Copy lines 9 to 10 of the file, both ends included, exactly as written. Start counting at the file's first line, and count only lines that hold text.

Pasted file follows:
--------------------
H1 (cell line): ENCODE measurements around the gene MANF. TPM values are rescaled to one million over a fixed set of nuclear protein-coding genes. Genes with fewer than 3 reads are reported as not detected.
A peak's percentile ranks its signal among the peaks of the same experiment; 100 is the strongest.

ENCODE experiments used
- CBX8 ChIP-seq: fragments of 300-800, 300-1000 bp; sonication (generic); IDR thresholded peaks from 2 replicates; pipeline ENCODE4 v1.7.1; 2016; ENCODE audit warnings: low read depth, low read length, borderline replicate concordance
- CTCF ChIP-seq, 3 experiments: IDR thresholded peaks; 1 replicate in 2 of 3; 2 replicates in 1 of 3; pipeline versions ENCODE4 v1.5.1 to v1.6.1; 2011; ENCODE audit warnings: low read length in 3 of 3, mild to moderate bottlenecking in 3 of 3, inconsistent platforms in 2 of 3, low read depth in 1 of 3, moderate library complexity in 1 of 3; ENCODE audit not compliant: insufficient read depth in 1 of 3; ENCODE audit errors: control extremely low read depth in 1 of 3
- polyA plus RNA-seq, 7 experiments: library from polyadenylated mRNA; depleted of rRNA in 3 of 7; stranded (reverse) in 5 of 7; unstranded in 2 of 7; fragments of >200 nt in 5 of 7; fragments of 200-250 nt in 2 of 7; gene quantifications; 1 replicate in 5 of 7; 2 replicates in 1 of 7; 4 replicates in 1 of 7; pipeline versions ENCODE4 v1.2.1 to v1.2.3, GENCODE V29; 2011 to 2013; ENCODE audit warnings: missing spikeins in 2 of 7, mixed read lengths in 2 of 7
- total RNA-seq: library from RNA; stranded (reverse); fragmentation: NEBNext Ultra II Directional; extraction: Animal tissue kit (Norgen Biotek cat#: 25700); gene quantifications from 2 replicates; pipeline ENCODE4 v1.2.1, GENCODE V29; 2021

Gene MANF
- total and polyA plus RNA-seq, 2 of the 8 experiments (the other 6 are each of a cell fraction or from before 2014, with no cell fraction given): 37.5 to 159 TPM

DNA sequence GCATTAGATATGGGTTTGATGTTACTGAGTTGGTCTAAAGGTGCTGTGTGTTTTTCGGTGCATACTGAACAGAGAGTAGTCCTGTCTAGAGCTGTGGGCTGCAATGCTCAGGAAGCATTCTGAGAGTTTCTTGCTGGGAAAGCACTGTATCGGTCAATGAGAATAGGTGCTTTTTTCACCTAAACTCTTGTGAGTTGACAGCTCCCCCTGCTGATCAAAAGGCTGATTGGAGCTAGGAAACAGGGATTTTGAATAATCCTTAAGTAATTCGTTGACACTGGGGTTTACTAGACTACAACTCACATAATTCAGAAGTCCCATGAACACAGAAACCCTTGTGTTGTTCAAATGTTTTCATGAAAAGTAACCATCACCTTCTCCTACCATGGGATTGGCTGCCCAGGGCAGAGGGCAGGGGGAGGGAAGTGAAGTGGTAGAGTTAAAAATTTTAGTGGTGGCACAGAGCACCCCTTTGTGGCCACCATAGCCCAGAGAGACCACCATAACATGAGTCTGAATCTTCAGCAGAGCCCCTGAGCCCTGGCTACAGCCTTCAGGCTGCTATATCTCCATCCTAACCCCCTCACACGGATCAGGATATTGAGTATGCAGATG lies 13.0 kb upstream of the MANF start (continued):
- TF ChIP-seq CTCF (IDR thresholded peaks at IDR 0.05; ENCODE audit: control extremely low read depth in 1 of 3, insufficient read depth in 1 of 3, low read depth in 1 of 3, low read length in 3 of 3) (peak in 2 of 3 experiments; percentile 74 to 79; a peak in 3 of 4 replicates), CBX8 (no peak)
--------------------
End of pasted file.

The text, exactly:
- total and polyA plus RNA-seq, 2 of the 8 experiments (the other 6 are each of a cell fraction or from before 2014, with no cell fraction given): 37.5 to 159 TPM

DNA sequence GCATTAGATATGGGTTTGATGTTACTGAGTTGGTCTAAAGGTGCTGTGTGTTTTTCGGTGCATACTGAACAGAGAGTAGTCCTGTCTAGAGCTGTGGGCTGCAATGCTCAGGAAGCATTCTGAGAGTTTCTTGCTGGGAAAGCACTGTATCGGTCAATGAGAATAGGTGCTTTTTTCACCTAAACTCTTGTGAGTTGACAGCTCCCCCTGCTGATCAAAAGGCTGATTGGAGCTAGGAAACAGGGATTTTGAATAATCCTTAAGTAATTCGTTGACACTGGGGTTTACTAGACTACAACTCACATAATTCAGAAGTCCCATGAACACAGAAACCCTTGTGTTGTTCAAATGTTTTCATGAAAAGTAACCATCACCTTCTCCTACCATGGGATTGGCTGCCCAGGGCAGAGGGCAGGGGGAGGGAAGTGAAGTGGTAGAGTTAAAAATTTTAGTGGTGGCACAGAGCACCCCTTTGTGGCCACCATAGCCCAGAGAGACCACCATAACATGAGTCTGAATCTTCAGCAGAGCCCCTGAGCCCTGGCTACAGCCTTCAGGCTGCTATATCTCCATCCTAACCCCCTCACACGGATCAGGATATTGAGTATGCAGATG lies 13.0 kb upstream of the MANF start (continued):